A seed collection schedule.

September 5 – 11, 2005

We have been going into rainy season prep mode by preparing seeds (hulling, soaking) and sowing in the greenhouse. This week we hulled some more of our barbaso-algarrobo-seca store, and sowed zapote de perro and algarrobo. We mixed some more sand and compost into the seed beds before sowing, as it seemed that the soil was getting too compacted with the watering due to the high clay content. 

The aguia seedlings have come up. We have a lot more of those seeds so it is good to know they are still viable. So now we have 3 species sprouting in total (guachapeli and cascol as well). 

We had bought some fishing line to repair the greenhouse netting, which seems to be working better than the wire, as it doesn’t cut into the netting as much, causing it to eventually fall apart. Part of the fence around the compost pit had been knocked down and was put back up. 

The new volunteers got a tour of the the revegetated area at the Universidad Catolica by Peter Berg, and brought down a drum that had been used for water storage which was no longer needed on that hillside. The weaker trees at that site were also watered.

We finished fixing up the samangos in their baggies, and started in the cedros. We did an inventory of the plants (only those in bags/bottles) as follows:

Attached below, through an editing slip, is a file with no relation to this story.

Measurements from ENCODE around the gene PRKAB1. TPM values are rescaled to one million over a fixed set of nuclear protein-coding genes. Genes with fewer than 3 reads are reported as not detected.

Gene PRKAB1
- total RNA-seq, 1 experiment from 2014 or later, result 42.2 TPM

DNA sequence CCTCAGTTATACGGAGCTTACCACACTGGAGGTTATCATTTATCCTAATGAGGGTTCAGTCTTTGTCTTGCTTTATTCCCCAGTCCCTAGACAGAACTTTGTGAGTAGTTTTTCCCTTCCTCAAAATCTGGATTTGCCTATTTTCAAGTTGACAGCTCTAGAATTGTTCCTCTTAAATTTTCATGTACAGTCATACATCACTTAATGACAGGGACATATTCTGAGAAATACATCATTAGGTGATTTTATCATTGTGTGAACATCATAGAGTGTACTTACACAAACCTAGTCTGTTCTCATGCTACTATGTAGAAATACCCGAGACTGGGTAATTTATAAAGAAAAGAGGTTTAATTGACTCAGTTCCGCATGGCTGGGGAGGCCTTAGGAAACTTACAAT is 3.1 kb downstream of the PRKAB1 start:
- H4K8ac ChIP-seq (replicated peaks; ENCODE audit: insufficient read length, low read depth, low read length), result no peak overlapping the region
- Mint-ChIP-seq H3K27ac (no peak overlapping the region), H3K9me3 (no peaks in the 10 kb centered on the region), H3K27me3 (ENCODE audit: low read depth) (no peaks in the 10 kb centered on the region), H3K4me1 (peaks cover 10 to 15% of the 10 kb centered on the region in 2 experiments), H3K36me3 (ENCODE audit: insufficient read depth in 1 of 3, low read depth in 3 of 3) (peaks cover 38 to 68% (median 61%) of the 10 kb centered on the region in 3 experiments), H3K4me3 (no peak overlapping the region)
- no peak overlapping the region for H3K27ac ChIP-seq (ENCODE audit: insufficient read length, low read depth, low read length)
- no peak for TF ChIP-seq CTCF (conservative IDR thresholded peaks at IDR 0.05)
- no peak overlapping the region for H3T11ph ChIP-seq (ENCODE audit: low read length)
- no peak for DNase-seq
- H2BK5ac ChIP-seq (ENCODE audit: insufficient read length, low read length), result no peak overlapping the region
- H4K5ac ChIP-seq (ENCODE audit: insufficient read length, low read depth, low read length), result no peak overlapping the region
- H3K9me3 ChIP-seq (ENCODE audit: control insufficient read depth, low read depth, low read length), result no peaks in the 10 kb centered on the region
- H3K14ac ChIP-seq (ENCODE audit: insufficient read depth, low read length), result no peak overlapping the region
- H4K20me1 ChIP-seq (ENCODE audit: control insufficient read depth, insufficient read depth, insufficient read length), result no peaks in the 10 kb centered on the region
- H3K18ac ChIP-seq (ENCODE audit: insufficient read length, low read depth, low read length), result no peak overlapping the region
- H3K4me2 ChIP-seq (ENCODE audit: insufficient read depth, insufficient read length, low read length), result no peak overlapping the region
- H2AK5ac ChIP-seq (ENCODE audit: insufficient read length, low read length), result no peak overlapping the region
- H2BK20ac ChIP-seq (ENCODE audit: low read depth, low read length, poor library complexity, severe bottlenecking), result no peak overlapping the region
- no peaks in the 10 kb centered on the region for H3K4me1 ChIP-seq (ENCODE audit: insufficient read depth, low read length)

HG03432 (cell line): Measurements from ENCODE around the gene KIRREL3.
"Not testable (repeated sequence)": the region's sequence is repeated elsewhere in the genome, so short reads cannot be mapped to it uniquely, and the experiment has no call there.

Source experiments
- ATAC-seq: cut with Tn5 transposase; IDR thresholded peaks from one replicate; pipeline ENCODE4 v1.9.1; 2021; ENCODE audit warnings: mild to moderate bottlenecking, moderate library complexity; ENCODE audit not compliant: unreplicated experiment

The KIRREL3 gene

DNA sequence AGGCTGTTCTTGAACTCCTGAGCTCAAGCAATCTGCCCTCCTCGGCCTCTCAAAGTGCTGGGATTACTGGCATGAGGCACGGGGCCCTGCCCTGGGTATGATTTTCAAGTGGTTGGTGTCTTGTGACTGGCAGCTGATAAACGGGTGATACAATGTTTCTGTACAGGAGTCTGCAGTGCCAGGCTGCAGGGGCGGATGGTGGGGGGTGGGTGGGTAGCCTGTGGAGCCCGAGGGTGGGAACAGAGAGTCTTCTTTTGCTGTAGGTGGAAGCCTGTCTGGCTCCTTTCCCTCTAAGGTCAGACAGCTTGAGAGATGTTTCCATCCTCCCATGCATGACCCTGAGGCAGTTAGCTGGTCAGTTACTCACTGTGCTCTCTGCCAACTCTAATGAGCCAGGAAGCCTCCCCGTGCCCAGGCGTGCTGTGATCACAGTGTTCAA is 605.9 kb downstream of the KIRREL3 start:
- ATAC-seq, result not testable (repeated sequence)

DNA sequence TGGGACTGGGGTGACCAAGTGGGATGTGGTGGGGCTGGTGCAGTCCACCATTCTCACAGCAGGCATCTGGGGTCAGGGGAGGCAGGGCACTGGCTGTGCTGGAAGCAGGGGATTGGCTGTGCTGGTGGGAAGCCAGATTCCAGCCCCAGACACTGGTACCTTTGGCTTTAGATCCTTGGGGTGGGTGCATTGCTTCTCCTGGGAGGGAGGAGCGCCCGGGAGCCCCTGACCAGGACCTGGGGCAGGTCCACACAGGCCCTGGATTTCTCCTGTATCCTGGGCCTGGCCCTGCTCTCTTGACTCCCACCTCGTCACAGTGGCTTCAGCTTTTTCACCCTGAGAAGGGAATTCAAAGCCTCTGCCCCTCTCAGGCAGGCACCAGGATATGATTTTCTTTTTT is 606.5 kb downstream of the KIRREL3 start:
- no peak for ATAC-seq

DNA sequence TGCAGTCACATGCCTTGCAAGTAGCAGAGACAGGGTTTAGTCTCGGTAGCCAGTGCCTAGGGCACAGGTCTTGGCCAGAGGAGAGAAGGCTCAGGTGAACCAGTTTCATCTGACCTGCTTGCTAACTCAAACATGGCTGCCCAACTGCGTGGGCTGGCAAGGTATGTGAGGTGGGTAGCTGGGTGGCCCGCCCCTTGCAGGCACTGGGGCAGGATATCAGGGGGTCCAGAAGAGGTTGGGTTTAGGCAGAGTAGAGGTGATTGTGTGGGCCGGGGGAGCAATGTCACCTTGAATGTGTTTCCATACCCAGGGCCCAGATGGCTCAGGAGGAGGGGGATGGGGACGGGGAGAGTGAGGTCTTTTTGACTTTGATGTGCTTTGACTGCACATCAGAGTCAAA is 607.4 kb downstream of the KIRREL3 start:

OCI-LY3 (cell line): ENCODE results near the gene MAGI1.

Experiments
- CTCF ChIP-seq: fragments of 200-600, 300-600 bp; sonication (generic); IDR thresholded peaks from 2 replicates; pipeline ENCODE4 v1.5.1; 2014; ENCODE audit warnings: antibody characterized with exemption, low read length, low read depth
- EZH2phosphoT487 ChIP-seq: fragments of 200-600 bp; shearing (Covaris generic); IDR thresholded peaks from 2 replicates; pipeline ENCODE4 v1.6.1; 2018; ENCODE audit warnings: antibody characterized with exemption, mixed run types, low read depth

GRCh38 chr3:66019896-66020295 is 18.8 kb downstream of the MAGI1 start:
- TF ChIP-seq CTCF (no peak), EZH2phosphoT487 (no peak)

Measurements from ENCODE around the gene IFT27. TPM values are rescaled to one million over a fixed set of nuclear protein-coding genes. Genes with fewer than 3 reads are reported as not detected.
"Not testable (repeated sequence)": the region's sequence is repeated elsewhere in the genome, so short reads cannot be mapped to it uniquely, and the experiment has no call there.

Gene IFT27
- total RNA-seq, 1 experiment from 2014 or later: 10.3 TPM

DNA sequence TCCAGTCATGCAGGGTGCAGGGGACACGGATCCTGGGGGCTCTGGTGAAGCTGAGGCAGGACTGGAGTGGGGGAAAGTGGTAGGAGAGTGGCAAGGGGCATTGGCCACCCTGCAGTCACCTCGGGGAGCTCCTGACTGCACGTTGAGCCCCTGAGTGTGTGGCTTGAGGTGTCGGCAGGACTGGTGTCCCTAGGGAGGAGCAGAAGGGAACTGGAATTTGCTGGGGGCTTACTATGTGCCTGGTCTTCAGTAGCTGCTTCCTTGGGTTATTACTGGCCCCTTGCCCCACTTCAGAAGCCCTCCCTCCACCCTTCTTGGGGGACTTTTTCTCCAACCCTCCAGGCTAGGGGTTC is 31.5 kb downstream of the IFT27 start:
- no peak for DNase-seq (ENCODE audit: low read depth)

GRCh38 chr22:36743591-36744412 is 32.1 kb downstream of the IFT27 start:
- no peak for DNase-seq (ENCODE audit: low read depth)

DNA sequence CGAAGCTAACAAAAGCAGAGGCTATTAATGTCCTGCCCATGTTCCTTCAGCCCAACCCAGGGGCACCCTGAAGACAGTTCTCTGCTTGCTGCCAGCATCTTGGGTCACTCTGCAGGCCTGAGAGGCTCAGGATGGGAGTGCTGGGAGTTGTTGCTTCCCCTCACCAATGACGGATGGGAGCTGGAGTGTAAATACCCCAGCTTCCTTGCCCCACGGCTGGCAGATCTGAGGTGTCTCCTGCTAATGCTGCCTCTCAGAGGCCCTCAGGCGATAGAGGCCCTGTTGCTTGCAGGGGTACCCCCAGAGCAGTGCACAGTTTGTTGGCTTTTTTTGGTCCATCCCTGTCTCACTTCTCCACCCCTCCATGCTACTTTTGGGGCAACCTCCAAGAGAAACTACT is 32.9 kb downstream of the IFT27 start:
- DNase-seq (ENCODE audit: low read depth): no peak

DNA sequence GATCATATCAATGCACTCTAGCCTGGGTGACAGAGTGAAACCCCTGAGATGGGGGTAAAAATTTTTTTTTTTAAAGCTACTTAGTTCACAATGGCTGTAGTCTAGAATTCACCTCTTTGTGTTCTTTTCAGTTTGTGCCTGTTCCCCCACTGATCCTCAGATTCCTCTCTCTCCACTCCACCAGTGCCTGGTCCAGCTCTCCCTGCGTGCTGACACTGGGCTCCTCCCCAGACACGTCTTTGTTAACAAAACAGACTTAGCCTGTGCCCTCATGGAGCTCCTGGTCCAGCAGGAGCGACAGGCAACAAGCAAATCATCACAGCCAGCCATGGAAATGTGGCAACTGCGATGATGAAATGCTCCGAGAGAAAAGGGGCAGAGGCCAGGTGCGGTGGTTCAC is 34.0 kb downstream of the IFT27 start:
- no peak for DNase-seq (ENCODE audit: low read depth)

algarrobo                     9

colorado                     84

cedro                        232

ceibo                        111

ebano                         11

guachapeli                  96

jaboncillo                     5

guayacan                   208

samango                    104

seca                             1

We passed by Inter-Americano to check up, and ended up doing all the watering as the school was on another vacation – something having to do with the election of a school “reina” (queen).

We watered Cherry Tree, Dairy Farm and Endara sites, as well as both Jorge Lomas sites and El Bosque. A jaboncillo tree which had been burned at the top of the hill at El Bosque, and was as dry as a bone, miraculously sprang back to life with little buds coming from the base just above ground level. I have found this to be common among many of the species that we plant. Some are surprisingly hardy. We found the source of the water that had destroyed the top staircase, as a spring spontaneously appeared on the hilltop while we were fixing the stairs!  I found out from EMAPA (responsible for municipal potable water supply) that it is due to a problem in the water piping somewhere else so the backed-up water had found another outlet. They are working on fixing it. In addition to fixing various steps and handrails, we also put in another watering pipe, and located a missing sign (“ceibo inmaduro”) and post, which had been dragged half way across the park. I got holes punched in the sign in order to reattach it to the post.

Over the weekend, Peter Berg and I took a hike into El Toro to look for planting sites. We identified two possible areas. We also had a meeting with Angel, president of the Maria Auxiliadora community association, to talk about his idea for a project to fix up El Bosque en Medio de Las Ruinas.

I put together a seed collection schedule, and will continue to do research to fill in missing information for certain species.


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